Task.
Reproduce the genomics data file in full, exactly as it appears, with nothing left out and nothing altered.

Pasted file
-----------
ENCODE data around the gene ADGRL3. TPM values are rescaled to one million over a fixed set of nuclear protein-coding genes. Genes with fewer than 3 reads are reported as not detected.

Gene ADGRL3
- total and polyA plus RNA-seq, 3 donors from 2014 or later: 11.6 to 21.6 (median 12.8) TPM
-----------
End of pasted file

ENCODE data around the gene ADGRL3. TPM values are rescaled to one million over a fixed set of nuclear protein-coding genes. Genes with fewer than 3 reads are reported as not detected.

Gene ADGRL3
- total and polyA plus RNA-seq, 3 donors from 2014 or later: 11.6 to 21.6 (median 12.8) TPM